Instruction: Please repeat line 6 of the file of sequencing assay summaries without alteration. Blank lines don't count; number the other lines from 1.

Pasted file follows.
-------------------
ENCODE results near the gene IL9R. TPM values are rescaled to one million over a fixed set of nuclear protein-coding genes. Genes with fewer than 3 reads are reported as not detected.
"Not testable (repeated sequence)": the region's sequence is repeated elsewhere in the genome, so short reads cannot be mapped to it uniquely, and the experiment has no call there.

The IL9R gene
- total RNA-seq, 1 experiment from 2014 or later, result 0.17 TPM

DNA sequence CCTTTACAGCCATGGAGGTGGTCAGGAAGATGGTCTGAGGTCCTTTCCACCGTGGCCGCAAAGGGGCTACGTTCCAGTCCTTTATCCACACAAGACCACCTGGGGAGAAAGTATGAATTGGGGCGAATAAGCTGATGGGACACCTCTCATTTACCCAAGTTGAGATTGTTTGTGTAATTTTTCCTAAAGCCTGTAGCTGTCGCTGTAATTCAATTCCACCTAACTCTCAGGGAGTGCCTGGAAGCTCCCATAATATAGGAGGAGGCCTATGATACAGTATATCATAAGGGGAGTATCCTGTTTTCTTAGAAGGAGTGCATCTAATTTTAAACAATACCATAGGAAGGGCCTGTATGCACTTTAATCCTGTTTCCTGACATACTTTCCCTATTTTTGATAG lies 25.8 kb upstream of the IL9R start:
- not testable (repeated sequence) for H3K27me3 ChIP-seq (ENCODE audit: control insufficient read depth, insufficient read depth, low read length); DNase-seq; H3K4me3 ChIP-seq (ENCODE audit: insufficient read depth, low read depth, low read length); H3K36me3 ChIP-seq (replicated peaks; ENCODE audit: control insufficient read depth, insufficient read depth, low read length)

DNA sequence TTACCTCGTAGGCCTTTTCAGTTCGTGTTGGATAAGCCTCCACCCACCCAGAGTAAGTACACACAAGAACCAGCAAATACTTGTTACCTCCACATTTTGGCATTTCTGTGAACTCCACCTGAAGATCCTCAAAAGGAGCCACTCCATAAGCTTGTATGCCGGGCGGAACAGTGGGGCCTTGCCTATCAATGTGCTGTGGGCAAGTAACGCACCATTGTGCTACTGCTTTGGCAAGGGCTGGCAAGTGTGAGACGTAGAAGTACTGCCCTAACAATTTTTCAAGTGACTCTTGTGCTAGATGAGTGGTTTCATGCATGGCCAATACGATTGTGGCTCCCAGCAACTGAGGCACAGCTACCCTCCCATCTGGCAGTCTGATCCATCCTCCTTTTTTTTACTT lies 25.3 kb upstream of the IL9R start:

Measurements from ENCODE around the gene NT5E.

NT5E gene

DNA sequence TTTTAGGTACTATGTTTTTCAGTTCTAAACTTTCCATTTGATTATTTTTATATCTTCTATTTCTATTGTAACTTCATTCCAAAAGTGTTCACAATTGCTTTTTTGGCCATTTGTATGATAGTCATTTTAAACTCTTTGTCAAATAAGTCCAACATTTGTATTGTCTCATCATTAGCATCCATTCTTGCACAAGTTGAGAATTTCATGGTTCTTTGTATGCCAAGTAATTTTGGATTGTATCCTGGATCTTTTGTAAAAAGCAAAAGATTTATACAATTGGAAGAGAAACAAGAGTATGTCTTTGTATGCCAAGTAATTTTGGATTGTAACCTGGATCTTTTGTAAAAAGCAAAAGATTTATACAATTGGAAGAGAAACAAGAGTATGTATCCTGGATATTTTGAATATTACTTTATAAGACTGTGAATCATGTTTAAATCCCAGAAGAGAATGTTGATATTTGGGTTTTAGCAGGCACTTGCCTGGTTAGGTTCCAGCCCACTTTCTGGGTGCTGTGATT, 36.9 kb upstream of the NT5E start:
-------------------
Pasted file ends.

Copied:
- not testable (repeated sequence) for H3K27me3 ChIP-seq (ENCODE audit: control insufficient read depth, insufficient read depth, low read length); DNase-seq; H3K4me3 ChIP-seq (ENCODE audit: insufficient read depth, low read depth, low read length); H3K36me3 ChIP-seq (replicated peaks; ENCODE audit: control insufficient read depth, insufficient read depth, low read length)